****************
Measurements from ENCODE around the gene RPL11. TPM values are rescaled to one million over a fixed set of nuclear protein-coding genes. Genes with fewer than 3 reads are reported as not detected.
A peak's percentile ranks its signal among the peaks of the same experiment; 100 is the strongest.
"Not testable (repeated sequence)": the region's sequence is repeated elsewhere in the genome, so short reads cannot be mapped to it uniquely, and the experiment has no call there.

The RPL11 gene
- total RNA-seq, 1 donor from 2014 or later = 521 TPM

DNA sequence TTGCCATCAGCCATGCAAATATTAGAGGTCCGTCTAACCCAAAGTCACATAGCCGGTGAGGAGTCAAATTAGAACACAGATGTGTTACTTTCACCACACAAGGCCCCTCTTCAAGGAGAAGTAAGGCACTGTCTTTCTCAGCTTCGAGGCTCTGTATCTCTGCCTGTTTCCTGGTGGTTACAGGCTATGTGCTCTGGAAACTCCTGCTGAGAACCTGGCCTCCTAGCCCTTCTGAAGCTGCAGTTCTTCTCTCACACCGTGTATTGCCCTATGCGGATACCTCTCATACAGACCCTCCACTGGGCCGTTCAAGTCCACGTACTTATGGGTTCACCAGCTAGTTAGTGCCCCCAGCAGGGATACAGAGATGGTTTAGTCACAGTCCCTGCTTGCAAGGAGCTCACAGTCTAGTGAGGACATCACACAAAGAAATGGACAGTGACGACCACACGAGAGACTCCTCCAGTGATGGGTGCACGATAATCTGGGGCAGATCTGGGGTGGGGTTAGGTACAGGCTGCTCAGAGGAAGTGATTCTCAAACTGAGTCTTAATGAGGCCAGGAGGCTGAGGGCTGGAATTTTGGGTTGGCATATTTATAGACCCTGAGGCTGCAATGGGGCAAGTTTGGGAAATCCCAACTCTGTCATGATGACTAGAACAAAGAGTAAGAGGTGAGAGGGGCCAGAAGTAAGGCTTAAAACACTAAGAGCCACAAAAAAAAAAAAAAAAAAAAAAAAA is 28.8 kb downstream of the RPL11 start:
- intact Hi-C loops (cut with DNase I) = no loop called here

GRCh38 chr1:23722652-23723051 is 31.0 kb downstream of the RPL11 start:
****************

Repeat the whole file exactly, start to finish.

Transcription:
Measurements from ENCODE around the gene RPL11. TPM values are rescaled to one million over a fixed set of nuclear protein-coding genes. Genes with fewer than 3 reads are reported as not detected.
A peak's percentile ranks its signal among the peaks of the same experiment; 100 is the strongest.
"Not testable (repeated sequence)": the region's sequence is repeated elsewhere in the genome, so short reads cannot be mapped to it uniquely, and the experiment has no call there.

The RPL11 gene
- total RNA-seq, 1 donor from 2014 or later = 521 TPM

DNA sequence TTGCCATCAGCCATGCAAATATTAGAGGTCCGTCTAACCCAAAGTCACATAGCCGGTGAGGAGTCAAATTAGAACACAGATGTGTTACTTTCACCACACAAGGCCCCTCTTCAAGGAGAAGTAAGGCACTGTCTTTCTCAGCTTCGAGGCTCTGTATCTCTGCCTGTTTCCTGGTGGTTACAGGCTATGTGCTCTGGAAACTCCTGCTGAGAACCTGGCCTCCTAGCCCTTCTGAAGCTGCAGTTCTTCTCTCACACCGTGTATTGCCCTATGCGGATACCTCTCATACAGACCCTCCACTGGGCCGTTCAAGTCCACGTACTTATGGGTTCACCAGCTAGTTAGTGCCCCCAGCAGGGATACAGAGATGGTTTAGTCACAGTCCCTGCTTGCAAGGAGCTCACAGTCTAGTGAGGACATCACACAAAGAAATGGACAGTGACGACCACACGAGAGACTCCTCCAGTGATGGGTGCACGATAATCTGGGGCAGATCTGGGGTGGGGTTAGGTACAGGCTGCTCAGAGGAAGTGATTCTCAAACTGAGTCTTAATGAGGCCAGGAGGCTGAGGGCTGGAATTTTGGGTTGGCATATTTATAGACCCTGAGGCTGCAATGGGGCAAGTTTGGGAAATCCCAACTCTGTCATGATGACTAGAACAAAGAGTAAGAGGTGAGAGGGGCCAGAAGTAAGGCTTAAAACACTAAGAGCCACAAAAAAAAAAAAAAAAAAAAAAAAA is 28.8 kb downstream of the RPL11 start:
- intact Hi-C loops (cut with DNase I) = no loop called here

GRCh38 chr1:23722652-23723051 is 31.0 kb downstream of the RPL11 start: